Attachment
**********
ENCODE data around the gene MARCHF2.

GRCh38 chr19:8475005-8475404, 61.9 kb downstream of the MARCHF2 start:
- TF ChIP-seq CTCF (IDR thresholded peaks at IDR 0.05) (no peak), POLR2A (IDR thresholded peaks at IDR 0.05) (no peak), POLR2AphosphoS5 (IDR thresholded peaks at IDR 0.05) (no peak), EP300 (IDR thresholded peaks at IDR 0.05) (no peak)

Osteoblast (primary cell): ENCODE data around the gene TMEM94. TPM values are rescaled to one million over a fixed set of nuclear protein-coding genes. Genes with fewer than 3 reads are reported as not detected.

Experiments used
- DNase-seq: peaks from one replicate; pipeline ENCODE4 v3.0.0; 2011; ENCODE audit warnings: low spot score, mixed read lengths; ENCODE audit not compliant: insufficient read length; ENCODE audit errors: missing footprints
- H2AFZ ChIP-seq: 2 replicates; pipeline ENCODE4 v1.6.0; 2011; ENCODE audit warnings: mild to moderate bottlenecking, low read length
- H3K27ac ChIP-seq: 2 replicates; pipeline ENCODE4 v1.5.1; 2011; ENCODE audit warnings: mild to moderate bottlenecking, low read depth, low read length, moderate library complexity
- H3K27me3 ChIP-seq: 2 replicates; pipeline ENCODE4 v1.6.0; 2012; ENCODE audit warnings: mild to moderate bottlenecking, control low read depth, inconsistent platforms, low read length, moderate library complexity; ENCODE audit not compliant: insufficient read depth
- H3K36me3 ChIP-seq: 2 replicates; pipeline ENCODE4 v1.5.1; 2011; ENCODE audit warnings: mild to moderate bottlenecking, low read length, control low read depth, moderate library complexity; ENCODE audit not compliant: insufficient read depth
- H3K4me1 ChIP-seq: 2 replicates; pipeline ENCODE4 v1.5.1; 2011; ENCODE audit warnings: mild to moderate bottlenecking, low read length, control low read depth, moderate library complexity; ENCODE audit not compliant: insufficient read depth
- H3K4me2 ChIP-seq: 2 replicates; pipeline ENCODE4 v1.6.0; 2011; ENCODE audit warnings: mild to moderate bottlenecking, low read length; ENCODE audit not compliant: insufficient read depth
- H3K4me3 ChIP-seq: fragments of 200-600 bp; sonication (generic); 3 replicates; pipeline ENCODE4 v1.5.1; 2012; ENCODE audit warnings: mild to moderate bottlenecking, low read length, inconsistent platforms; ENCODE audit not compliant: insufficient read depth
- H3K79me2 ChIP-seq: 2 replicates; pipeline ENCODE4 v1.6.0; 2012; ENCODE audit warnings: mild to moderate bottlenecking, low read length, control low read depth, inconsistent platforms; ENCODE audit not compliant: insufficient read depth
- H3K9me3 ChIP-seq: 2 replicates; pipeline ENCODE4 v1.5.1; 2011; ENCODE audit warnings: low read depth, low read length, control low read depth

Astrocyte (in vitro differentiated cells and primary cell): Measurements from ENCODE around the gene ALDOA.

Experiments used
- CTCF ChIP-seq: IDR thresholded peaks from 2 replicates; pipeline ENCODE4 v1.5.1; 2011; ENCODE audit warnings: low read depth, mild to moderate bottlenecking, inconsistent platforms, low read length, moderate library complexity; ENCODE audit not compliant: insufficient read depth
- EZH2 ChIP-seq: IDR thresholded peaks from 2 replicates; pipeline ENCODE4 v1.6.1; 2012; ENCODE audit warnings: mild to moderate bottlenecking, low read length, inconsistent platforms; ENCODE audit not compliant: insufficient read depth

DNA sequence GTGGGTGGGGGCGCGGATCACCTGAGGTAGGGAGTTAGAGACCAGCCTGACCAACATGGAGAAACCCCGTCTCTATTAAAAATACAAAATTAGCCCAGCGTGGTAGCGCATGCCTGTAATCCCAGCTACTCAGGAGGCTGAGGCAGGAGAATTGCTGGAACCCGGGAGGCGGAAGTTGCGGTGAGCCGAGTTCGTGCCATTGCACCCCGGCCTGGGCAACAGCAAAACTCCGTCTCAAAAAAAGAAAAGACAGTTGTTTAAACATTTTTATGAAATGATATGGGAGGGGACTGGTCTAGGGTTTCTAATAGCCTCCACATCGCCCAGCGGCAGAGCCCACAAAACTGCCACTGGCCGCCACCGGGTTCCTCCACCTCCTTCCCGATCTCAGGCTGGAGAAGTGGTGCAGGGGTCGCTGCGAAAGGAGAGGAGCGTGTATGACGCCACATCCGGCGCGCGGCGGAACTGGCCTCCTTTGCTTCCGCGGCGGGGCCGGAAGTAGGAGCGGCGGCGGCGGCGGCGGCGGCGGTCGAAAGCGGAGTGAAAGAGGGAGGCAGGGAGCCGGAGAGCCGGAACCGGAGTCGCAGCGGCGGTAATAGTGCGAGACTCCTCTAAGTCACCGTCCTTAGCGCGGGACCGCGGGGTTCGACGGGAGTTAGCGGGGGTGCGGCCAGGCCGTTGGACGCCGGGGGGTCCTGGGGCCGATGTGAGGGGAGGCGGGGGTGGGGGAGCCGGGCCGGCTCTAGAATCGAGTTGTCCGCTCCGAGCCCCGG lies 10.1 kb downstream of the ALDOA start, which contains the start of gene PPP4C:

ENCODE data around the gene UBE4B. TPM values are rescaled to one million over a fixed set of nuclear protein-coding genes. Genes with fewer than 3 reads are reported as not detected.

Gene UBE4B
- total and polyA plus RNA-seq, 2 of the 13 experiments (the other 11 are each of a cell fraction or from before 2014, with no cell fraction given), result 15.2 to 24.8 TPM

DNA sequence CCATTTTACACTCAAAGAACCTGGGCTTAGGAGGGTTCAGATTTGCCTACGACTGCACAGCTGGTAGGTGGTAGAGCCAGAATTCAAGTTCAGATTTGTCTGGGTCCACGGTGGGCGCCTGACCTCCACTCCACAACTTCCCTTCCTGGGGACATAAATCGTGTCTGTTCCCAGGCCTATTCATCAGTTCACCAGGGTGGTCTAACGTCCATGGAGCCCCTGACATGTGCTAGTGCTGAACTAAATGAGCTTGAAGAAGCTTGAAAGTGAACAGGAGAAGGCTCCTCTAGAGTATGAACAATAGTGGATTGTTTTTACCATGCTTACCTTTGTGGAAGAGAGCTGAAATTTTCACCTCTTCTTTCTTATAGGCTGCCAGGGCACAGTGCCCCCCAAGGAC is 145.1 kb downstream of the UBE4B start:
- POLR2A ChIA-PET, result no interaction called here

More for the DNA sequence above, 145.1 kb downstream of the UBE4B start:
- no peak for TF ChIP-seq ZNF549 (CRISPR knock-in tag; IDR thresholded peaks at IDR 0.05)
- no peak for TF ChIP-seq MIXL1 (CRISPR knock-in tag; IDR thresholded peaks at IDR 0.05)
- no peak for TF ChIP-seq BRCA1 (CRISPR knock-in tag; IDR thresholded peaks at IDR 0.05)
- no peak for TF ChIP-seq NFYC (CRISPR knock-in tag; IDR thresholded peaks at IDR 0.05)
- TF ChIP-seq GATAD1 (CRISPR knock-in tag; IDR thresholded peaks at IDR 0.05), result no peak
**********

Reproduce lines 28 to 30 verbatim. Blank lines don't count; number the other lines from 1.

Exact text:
- no peak for TF ChIP-seq MIXL1 (CRISPR knock-in tag; IDR thresholded peaks at IDR 0.05)
- no peak for TF ChIP-seq BRCA1 (CRISPR knock-in tag; IDR thresholded peaks at IDR 0.05)
- no peak for TF ChIP-seq NFYC (CRISPR knock-in tag; IDR thresholded peaks at IDR 0.05)